I spent a summer with a major law firm at the end of my first year and expect to get a permanent offer. I was exposed to various areas of practice and am 90 percent committed to litigation. My question is, what happens if I change my mind a year or two into practice? How hard is it to make a change? And how amenable are employers to such a move?
Bill: It's a good question and one that many lawyers face at some point in their career. The quick answer would be that the earlier in your career you decide to make a change, the better. It becomes significantly harder down the road.
There was a time when many, if not most, large law firms ran rotation programs during the first year, and some still do. New associates thus gained exposure to several areas of practice before they made the commitment to specialize in one particular practice area. Once that commitment is made, however, the firm typically becomes resistant to change. You are expected to specialize and learn the intricacies and nuances of your practice area, and the firm, rightfully so, needs to have predictable talent resources at its disposal in developing new client matters and handling its existing ones. As a result, after several years into practice at a large law firm, a desire to change practice areas may well result in an icy stare - or worse. Firms make substantial investments in training their lawyers. It's why they hate losing them. Having to retrain them compounds that pain.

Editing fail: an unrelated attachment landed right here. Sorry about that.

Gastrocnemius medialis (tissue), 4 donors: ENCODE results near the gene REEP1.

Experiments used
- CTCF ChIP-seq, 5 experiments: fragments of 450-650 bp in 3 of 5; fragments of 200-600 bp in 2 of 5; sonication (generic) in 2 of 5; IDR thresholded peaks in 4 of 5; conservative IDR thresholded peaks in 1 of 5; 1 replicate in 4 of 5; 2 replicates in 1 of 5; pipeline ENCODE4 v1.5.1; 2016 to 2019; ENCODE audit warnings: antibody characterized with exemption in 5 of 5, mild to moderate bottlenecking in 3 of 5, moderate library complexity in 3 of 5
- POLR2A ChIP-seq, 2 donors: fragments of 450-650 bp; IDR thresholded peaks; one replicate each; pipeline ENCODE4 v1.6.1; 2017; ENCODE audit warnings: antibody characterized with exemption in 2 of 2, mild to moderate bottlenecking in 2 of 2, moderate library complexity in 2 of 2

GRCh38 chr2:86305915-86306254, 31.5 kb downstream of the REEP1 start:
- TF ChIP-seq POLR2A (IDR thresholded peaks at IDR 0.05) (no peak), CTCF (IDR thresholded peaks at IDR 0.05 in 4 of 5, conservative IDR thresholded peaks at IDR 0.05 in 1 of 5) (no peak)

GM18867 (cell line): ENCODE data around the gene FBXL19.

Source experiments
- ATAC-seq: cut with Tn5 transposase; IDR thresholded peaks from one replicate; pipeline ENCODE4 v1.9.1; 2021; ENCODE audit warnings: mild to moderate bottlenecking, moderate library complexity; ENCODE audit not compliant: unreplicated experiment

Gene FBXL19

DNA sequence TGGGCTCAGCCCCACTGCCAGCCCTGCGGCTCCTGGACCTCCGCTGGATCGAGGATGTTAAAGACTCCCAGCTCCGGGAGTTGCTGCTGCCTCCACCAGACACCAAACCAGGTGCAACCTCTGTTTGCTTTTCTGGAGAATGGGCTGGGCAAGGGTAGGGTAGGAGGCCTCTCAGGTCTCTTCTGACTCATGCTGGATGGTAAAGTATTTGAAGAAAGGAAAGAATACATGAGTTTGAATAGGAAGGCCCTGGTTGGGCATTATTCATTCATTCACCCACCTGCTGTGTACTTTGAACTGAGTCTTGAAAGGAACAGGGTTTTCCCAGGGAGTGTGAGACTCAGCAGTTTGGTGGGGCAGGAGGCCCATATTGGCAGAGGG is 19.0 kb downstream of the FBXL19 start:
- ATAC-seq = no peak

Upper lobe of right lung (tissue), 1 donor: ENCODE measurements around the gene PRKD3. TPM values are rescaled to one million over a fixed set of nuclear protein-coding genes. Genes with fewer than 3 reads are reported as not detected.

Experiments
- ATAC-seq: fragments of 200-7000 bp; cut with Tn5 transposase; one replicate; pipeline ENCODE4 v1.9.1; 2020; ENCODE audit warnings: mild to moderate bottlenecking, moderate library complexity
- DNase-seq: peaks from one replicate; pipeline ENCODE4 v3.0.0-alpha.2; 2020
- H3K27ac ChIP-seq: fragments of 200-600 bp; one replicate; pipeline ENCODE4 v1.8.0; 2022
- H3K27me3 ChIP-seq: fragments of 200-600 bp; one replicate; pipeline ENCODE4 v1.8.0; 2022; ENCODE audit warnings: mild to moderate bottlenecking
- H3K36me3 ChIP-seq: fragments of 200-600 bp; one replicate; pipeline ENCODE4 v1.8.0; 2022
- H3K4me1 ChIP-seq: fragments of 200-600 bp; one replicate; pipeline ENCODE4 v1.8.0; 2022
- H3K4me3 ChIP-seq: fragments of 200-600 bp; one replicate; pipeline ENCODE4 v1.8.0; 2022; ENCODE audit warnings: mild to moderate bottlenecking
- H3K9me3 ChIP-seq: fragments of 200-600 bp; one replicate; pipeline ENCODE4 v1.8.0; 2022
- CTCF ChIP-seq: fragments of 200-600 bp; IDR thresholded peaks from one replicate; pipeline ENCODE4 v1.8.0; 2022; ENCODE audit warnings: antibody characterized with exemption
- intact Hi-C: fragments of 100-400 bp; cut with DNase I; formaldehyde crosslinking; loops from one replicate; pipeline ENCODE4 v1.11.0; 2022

So, what do you do if you decide you have made a mistake in your area of specialization? Are you trapped? Well, we don't have indentured servitude in this country (anymore), and I don't think I agree with a lawyer who once complained to me that he didn't have the ability to do anything other than what he was doing right now. Lawyers add to their specializations and often change them outright. It may well mean that a move to a different law firm is warranted, one that will give you the latitude to pick up a new skill. Though bear in mind that the new firm may have you step back a year in terms of salary and partnership track in exchange for providing training for you in your new area. In many cases, lawyers branch out by moving in-house where practice, by its nature, tends to be broader and involves a variety of legal topics. And some entrepreneurial lawyers go into solo practice so as to develop new skill sets.
All that being said, I'll end where I began, with the probably self-evident observation that making a change gets increasingly difficult with time. A firm may well entertain your desire to change departments after six months of practice, but almost never after six years. Besides the retraining involved, the older you get the more you will simply get rooted in what you do. The best advice is to be as thoughtful and reflective as you can throughout law school and in your first years of practice in deciding what specialization you will pursue. A good first choice is the best solution to the problem.
Bill Seaton is the co-founder of EmplawyerNet, which offers the largest legaljobs database anywhere, with over 6,000 job listings.